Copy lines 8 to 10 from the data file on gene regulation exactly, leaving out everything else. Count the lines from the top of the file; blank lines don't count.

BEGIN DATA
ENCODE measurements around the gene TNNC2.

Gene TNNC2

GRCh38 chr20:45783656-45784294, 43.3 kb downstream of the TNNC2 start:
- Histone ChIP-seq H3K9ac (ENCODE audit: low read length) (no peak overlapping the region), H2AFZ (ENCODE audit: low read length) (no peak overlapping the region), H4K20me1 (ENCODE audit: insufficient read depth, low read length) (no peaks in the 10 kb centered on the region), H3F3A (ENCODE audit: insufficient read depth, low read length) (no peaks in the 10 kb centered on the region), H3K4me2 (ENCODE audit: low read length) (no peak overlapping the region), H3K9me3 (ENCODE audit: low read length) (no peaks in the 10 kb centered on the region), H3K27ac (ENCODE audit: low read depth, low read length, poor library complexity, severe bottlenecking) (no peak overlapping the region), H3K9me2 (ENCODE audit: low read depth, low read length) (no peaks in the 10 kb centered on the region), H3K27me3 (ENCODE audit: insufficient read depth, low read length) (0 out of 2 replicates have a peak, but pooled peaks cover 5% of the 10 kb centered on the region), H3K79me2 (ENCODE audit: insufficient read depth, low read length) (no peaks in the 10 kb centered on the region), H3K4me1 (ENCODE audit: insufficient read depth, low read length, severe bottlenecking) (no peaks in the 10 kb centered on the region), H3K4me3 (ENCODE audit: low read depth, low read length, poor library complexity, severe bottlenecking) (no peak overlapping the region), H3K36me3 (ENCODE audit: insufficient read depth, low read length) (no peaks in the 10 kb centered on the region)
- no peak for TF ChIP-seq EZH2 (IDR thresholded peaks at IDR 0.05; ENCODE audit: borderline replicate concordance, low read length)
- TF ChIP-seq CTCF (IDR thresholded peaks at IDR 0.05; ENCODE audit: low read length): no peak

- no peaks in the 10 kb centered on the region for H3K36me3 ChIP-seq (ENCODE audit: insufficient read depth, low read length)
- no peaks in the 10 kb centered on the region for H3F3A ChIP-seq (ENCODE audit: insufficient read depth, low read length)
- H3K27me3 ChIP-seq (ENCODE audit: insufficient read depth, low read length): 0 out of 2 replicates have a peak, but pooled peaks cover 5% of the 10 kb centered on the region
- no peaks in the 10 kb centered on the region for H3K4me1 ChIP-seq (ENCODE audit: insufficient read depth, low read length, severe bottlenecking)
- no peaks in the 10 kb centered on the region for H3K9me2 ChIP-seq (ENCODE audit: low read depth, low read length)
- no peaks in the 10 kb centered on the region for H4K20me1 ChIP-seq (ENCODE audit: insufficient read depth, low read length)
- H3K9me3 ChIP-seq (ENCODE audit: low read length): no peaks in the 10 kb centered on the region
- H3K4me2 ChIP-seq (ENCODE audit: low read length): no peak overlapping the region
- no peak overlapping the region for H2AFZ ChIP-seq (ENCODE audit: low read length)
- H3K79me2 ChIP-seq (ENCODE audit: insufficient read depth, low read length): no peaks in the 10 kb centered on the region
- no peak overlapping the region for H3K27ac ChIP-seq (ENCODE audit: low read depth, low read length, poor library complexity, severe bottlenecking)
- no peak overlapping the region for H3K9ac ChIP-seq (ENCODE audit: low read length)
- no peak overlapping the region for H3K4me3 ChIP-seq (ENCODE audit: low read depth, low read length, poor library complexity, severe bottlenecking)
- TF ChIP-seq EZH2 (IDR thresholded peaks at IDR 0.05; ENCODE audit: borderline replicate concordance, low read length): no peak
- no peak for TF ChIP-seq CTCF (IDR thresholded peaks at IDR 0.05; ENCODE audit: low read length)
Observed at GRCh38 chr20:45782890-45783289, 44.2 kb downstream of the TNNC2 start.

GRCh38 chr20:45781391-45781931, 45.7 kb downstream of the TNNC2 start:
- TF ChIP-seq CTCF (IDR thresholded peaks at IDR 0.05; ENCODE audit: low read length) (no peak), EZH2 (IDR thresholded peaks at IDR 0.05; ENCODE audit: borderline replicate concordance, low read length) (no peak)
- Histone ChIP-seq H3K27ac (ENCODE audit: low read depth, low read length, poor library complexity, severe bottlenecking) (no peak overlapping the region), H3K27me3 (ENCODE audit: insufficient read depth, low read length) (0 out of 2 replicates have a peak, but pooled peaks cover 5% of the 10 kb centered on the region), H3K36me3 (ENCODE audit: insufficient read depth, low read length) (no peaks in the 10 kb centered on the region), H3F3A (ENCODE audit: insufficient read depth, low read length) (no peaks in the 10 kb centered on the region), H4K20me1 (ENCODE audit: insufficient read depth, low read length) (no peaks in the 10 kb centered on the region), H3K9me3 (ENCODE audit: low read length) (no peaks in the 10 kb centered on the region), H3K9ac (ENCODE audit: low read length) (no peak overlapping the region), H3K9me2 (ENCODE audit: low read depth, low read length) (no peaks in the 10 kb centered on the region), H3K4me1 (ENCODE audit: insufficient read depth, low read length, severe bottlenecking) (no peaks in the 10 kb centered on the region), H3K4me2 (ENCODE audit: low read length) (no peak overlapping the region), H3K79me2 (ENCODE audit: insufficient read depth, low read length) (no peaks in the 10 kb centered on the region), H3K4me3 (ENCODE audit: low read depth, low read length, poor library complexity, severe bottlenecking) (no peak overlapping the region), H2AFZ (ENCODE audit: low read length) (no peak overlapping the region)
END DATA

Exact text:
- no peaks in the 10 kb centered on the region for H3F3A ChIP-seq (ENCODE audit: insufficient read depth, low read length)
- H3K27me3 ChIP-seq (ENCODE audit: insufficient read depth, low read length): 0 out of 2 replicates have a peak, but pooled peaks cover 5% of the 10 kb centered on the region
- no peaks in the 10 kb centered on the region for H3K4me1 ChIP-seq (ENCODE audit: insufficient read depth, low read length, severe bottlenecking)